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Important American Paintings - September 2010
 
 
painting
 
Christian Schussele
(Born France, 1824–1879)
Getting Ready for School, 1858
Oil on canvas, 32 × 40 inches
Signed and dated at lower right: "C. Schussele Philada. 1858."
Exhibited: "The Thirty-Fifth Annual Exhibition of the Pennsylvania Academy of the Fine Arts," 1858, no. 130.

RS 6534


Born in Alsace, France, Christian Schussele learned lithography and studied drawing with the French neoclassical artist Pierre Narcisse Guérin (1774–1833) at the Academy in Strasbourg. He went to Paris in 1842 and trained with Paul Delaroche (1797–1856) and Adolphe Yvon (1817–1893). He immigrated to the United States around 1848 and settled in Philadelphia, where his future father-in-law, the Alsatian lithographer Caspar Muringer, lived. The chromolithographs that Schussele made while he worked for the noted firm P. S. Duval were widely admired and praised by Britain’s Queen Victoria. He took up painting and began to exhibit at the Pennsylvania Academy of the Fine Arts in 1851; some of his earliest works were purchased by the Art Union of Philadelphia and won awards at the Franklin Institute. Schussele concentrated exclusively on painting after his historical work Clear the Track achieved public acclaim in 1854 and was engraved by John Sartain (1808–1897). Schussele exhibited at the Pennsylvania Academy from 1851 to 1869, at the Great Central Fair in Philadelphia in 1864, at the Boston Athenaeum in 1858 and 1868, and at the Brooklyn Art Association in 1872. He was afflicted with palsy in 1863 and sought a cure in France in 1865. He returned to Philadelphia after an unsuccessful operation in 1868 and, his ability to paint greatly limited, accepted an appointment as superintendent and professor of painting and drawing at the Pennsylvania Academy, positions that he held until his death.1 Schussele died at his son-in-law’s house in Merchantville, New Jersey. Although Schussele is remembered almost exclusively today for having been Eakins’s teacher at the Pennsylvania Academy, his portraits, history subjects, and genre scenes were greatly admired by his contemporaries. He was equally respected as a teacher, and another student, Emily Sartain (1841–1927), commented that "never has a preceptor been more sincerely respected or held more warmly in affectionate regard."2 Getting Ready for School, an outstanding example of Schussele’s popular genre subjects, amply demonstrates his mastery of the French academic style that he had learned in Strasbourg and taught to a generation of students. When the painting was exhibited at the Pennsylvania Academy in 1858, it was listed as the property of a William L. Hildeburn of Chestnut Hill who also owned three paintings by James Cameron (1816–1882).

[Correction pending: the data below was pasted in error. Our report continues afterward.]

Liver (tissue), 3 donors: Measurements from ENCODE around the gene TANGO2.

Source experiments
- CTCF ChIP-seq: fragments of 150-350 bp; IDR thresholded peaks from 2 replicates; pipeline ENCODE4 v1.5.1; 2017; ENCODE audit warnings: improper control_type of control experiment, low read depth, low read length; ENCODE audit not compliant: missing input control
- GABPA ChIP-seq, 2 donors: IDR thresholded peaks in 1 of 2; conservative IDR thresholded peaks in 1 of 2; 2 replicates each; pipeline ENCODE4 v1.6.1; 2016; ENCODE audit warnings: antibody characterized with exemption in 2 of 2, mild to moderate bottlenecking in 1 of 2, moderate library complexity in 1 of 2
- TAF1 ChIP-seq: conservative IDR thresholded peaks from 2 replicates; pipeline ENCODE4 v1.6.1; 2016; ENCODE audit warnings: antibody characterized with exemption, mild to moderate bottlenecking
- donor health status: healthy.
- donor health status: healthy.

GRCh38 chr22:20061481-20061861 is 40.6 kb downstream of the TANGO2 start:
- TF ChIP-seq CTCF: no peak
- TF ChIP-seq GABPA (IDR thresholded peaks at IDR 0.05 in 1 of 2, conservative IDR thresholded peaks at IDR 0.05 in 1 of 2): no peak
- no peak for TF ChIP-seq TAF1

Notes

1. For biographical information on Schussele, see Philadelphia: Three Centuries of American Art [exh. cat., Philadelphia Museum of Art] (Philadelphia, 1976), pp. 358–359.

2. Quoted in Gordon Hendricks, The Life and Works of Thomas Eakins (New York: Grossman, 1974), p. 122.



  


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